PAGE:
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Marl

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About MarlHide

Name:
Etymol: French marle.
A calcium-carbonate rich mud containing variable amounts of clays and silt. This may be defined either as calcite-mud or lime-rich silicate-mud depending on the proportion of carbonate to clay.

Note the name is also commonly used in geological literature for lithified marl muds where the name marlstone would be more technically correct.

An old term loosely applied to a variety of materials, most of which occur as loose, earthy deposits consisting chiefly of an intimate mixture of clay and calcium carbonate, formed under marine or esp. freshwater conditions; specif. an earthy substance containing 35% to 65% clay and 65% to 35% carbonate. Marl is usually gray; it is used esp. as a fertilizer for acid soils deficient in lime. In the Coastal Plain area of Southeastern United States, the term has been used for calcareous clays, silts, and sands, esp. those containing glauconite (greensand marls); and for newly formed deposits of shells mixed with clay.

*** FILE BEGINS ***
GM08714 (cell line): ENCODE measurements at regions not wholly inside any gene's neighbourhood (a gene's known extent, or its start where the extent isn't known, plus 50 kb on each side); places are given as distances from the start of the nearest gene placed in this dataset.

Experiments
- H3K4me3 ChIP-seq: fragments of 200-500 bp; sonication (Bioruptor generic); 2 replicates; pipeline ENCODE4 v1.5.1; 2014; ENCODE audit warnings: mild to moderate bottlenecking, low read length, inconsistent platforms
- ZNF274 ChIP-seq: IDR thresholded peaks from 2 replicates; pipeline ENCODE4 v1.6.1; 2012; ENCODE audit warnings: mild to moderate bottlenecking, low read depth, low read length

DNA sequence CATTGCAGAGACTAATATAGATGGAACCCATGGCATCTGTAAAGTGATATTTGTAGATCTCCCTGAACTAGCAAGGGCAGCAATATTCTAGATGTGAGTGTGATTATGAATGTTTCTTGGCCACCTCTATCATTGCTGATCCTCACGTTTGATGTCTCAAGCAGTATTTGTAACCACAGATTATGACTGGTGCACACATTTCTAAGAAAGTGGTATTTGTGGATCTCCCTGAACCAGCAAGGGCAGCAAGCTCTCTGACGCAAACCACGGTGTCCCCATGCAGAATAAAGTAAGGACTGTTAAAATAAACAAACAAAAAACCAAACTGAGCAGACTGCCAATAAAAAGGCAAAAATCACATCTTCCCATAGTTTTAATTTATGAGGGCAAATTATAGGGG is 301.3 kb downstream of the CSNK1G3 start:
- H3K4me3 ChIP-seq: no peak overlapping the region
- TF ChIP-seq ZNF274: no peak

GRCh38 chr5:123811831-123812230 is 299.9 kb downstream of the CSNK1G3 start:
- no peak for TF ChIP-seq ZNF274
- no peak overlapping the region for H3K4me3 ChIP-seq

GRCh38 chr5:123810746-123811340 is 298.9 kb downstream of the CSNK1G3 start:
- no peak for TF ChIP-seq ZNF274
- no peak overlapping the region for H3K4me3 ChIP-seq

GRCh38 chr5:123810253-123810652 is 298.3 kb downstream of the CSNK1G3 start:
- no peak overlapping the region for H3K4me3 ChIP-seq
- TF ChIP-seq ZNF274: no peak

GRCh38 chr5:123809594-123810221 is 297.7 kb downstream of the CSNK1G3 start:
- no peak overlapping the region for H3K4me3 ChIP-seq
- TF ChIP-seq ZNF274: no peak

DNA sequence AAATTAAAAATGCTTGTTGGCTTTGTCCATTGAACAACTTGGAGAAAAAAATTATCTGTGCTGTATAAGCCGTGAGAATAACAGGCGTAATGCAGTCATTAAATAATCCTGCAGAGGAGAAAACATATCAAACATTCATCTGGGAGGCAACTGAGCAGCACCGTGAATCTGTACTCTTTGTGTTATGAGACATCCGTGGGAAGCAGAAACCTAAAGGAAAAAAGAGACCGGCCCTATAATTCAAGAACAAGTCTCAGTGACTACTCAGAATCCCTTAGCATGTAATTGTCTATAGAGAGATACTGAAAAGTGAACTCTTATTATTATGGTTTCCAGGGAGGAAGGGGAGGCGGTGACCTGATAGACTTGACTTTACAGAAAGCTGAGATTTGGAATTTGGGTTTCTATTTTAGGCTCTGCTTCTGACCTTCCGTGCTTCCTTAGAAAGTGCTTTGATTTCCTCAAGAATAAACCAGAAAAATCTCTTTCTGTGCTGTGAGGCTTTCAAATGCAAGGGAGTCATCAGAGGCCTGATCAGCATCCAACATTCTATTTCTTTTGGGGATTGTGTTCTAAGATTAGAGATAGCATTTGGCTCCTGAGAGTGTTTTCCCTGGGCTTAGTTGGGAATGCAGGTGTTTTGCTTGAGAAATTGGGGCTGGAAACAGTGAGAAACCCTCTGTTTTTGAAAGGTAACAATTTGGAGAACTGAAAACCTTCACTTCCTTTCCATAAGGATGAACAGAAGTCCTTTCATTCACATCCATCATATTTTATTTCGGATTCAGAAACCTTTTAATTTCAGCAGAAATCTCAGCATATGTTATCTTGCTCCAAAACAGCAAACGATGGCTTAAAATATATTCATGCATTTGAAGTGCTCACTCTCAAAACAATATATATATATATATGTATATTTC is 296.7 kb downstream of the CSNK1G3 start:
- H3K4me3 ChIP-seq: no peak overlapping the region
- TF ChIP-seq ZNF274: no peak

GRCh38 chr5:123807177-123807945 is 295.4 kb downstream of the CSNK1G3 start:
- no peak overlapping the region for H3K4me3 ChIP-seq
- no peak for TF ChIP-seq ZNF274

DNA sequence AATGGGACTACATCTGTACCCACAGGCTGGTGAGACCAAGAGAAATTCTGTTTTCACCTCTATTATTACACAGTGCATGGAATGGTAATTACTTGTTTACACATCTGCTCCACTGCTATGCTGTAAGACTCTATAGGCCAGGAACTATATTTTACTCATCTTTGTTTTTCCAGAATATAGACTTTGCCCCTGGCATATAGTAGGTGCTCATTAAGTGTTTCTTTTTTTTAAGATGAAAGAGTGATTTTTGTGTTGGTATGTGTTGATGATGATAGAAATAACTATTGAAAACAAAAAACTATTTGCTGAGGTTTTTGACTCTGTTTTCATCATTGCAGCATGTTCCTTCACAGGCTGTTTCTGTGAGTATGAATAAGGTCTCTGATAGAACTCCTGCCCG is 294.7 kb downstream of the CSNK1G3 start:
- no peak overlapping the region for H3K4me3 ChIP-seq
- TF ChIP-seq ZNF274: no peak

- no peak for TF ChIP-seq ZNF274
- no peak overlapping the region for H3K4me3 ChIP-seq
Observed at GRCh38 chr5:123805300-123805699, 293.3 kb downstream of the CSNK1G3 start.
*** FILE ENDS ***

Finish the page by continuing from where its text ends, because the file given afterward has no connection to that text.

Ref: AGI

ii. A soft, grayish to white, earthy or powdery, usually impure, calcium carbonate precipitated on the bottoms of present-day freshwater lakes and ponds, largely through the chemical action of aquatic plants, or forming deposits that underlie marshes, swamps, and bogs that occupy the sites of former (glacial) lakes. The calcium carbonate may range from 90% to less than 30% .

Synonym of: bog lime

iii. A term occasionally used (as in Scotland) for a compact, impure, argillaceous limestone.

Ref: AGI


Classification of MarlHide

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